Start with the wheels and tires. Useful difference in total weight and a very significant difference in rotational weight at a place where it matters the most. You'll feel the weight more significantly the more it spins and the further it is from the center of mass. A saddle or seatpost feels heavier than a bottom bracket. Tires and wheels are huge in perceived weight compared to a crank.

I don't know your bike, but the fork might be a good place to look. Going with something modern and carbon will shave weight on the fork itself and a few grams on the headset and stem. After wheels and fork you'll be fighting for grams. Those are the only spots where a couple pounds could come off. What cogset are you running, has it got low gears you don't use, go to a corncob - at least for race day. There are sure to be lighter groups, but not by a lot.

The bike looks to be a 58 or so. Those don't get much under 21 pounds in old steel without extreme effort. Besides unless your races are very technical aero is more important once you get up to speed.

If it were mine and I had to race it, I'd go with late 80s, early 90s hubs in 7s (Shimano, Campa or Superbe will all do) with good rims. I'd jump on sewup, keep them for race day and get set for pretty damn cheap. The fork would be secondary, and would take some shopping since a lot of the cheap carbon is not all that light. I'd also check things like the saddle, seatpost and brake levers and such looking for bricks. Simple stupid stuff, cut off excess seatpost length, get your cables out of the air, remove the links that let you cross-chain big-big and just remember to never do that and a complete tune up.
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Old 08-14-09, 10:41 PM   #10
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carbon forks will be lighter, but they will not "smooth" anything. Not much rides better than a quality steel fork. You aren't going to save enough weight on a beautiful bike to matter. Get some good wheels and go with it. I think that deep-dish early 90's campy wheels like the old Shamal's are the sleeper dealieo right now.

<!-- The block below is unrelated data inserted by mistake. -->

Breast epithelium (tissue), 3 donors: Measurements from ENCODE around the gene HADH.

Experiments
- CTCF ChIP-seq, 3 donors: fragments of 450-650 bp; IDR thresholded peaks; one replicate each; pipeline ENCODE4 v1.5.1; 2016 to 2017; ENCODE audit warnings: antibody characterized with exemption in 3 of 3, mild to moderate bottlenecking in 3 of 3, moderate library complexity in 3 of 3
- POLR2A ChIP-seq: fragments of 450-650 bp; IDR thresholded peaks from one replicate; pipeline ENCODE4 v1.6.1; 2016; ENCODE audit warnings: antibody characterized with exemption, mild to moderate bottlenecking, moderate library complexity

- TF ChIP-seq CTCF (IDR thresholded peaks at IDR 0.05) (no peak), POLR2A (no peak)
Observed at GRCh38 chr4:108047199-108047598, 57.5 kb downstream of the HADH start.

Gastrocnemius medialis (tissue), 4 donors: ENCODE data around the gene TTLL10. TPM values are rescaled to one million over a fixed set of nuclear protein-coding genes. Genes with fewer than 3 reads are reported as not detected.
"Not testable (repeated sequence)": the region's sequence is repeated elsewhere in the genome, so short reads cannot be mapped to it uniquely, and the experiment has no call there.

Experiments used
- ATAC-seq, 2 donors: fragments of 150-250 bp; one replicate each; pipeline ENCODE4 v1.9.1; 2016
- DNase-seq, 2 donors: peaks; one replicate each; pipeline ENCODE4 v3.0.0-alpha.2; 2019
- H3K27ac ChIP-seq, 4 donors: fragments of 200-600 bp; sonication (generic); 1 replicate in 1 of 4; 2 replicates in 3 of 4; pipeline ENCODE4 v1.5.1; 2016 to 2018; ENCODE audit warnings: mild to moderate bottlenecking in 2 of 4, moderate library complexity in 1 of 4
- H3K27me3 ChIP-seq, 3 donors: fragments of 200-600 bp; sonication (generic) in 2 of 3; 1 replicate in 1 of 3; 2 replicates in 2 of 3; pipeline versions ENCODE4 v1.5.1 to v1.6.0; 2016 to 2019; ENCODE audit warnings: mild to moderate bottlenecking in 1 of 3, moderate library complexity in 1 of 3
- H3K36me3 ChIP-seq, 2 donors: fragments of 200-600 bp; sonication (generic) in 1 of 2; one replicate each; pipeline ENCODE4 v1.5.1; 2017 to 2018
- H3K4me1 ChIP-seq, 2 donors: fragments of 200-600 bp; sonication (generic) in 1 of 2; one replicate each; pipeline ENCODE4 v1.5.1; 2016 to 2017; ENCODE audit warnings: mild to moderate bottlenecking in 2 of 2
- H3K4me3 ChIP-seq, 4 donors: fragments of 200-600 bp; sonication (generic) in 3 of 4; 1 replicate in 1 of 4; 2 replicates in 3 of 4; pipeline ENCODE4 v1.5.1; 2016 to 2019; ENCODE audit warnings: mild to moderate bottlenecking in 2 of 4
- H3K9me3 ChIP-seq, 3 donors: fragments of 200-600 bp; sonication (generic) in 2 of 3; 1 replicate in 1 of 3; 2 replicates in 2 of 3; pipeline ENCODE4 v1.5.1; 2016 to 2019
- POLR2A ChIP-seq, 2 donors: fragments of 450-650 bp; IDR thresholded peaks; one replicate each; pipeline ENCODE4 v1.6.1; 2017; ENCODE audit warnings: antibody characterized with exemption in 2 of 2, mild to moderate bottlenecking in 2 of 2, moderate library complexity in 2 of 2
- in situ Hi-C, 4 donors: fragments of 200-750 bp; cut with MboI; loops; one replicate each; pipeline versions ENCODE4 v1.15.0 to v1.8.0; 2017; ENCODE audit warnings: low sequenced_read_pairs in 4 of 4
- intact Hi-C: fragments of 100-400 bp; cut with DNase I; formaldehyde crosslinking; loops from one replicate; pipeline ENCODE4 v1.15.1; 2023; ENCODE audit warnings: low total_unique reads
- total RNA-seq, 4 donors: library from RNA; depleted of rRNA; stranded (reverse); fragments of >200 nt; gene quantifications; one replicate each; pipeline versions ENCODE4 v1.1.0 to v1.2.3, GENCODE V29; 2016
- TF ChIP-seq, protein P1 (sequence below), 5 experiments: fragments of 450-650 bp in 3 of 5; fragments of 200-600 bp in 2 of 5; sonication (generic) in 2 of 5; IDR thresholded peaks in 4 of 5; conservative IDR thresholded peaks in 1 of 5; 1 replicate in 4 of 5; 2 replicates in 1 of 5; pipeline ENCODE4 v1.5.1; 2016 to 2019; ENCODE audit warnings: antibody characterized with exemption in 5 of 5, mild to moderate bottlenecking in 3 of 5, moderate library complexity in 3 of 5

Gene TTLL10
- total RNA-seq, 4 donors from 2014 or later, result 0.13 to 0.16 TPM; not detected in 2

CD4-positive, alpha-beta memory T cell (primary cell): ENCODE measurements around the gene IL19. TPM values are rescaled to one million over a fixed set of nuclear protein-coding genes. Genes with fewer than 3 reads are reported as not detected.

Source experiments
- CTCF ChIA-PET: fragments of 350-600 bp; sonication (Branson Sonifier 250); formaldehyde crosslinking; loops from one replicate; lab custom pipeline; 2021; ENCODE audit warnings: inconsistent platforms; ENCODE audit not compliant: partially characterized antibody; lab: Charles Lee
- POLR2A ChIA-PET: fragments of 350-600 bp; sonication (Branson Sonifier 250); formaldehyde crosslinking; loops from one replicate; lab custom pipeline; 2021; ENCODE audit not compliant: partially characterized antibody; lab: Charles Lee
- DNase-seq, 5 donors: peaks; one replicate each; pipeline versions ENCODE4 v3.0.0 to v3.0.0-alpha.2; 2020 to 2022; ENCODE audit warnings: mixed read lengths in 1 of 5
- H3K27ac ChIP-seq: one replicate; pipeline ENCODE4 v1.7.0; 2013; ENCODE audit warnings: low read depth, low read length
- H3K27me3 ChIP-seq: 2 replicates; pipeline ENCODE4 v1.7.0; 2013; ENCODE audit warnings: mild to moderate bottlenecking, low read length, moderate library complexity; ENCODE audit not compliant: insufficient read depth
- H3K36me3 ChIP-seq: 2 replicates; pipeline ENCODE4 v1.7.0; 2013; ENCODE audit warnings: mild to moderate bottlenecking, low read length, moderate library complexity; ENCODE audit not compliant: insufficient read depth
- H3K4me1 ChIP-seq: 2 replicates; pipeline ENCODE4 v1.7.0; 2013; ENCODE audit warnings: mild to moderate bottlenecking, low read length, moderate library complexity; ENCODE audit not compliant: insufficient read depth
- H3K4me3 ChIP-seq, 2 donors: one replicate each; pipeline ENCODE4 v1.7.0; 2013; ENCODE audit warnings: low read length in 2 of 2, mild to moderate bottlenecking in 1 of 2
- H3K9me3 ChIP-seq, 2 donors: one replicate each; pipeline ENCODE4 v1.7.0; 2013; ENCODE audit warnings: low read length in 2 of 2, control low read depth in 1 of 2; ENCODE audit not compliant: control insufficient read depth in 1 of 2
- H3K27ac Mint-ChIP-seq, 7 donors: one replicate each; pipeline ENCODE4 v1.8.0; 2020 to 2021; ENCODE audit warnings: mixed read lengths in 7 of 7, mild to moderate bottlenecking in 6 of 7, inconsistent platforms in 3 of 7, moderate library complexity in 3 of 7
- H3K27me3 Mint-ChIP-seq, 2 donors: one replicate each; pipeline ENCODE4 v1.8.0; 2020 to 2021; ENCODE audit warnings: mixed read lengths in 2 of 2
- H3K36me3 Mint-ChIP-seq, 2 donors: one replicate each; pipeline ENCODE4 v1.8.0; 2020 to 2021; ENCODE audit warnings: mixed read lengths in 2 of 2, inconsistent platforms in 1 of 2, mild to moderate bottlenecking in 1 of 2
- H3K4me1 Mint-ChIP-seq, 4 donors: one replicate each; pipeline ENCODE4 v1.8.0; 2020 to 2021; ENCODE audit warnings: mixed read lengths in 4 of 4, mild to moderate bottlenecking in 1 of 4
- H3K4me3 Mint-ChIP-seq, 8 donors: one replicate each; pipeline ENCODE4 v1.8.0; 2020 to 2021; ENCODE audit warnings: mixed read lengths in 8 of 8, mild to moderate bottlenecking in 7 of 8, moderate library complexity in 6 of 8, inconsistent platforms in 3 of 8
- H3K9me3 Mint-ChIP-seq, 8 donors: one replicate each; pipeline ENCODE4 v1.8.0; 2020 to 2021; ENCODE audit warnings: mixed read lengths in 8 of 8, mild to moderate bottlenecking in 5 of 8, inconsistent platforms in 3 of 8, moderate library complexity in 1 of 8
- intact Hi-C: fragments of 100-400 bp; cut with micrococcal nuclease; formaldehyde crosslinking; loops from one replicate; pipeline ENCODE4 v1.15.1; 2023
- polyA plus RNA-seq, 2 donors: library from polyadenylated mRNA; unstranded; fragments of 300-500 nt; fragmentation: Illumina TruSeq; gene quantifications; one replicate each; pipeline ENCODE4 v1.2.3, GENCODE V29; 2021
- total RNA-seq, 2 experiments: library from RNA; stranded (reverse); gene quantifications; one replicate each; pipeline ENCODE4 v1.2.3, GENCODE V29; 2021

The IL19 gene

Buy a TT-specific bike if you stay interested in Tri. You'll realize minutes right off the bat, and additional minutes when you get your position dialed in. Really.
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Old 08-20-09, 01:06 PM   #11
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I've recently bought the same bike. I had an opportunity to swap the wheels for those from an 1985 Trek 500 and that brought the weight of my 292S to 24lbs. It is a very nice riding bike and I'm leaving the rest original including the golden arrow.
Enjoy the ride!
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Old 08-20-09, 02:11 PM   #12
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Great thread - and I am loving the suggestions because I weighed my newly built up 1984 Bianchi Alloro last night at 24 pounds even with 1 bottle cage and my big computer. I already swapped some parts - although the stuff I put on in some cases weighs more I bet. (I put a threadless converter, theadless stem and some FSA bars and Shimano 600 brifters.) The seatpost is pretty light Shimano 600 and the seat is an extremly light vintage Flite ti. Anyway - as far as I am concerned the only thing that I can do to save any significant amount of weight is a set of wheels. My current hoops are early 90's Shimano Exage 500 hubs with Araya 700c rims. The rear has been setup with 8 speeds with a freehub off a Shimano 600 hubset - and it has taller gears - the smallest cog is 11 and the largest is smaller than normal too because I took this off a 650c bike I had. The tires are cheapo Michelins.

I have a friend looking to sell a set of Bontrager Race Lite's that I was considering. How much weight do you figure I could save with these? What about some tires - how much can I cut there? Just curious.